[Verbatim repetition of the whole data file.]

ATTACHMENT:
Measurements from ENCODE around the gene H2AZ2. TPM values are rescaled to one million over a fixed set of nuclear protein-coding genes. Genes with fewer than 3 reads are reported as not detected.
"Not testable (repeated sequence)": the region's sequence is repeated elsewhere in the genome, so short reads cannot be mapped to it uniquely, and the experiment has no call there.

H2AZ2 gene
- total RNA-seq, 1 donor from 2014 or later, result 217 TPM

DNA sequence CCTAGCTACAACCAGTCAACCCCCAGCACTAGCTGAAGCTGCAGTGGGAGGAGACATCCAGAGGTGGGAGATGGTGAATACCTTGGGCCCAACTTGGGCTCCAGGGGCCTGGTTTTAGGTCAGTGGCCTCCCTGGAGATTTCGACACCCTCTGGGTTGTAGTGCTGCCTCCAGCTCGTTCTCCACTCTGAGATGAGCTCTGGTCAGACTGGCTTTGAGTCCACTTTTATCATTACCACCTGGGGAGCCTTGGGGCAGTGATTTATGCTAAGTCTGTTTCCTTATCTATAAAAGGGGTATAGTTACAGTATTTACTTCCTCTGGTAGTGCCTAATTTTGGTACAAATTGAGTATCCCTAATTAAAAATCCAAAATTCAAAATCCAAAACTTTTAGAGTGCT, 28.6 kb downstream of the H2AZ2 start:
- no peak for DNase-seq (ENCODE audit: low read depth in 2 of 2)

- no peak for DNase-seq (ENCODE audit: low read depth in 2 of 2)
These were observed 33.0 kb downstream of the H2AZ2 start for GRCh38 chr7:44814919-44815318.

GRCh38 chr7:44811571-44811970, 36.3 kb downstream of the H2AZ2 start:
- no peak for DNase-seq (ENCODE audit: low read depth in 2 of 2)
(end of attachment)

Measurements from ENCODE around the gene H2AZ2. TPM values are rescaled to one million over a fixed set of nuclear protein-coding genes. Genes with fewer than 3 reads are reported as not detected.
"Not testable (repeated sequence)": the region's sequence is repeated elsewhere in the genome, so short reads cannot be mapped to it uniquely, and the experiment has no call there.

H2AZ2 gene
- total RNA-seq, 1 donor from 2014 or later, result 217 TPM

DNA sequence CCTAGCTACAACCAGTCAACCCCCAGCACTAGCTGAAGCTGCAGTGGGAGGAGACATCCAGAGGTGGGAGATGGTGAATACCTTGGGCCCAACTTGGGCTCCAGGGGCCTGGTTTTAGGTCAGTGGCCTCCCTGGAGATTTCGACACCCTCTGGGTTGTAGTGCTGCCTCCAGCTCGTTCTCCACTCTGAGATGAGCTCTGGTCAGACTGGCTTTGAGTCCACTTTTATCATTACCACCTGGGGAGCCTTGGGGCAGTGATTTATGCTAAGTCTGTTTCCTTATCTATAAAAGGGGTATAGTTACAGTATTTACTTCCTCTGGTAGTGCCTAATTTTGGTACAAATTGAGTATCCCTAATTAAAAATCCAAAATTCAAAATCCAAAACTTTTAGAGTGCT, 28.6 kb downstream of the H2AZ2 start:
- no peak for DNase-seq (ENCODE audit: low read depth in 2 of 2)

- no peak for DNase-seq (ENCODE audit: low read depth in 2 of 2)
These were observed 33.0 kb downstream of the H2AZ2 start for GRCh38 chr7:44814919-44815318.

GRCh38 chr7:44811571-44811970, 36.3 kb downstream of the H2AZ2 start:
- no peak for DNase-seq (ENCODE audit: low read depth in 2 of 2)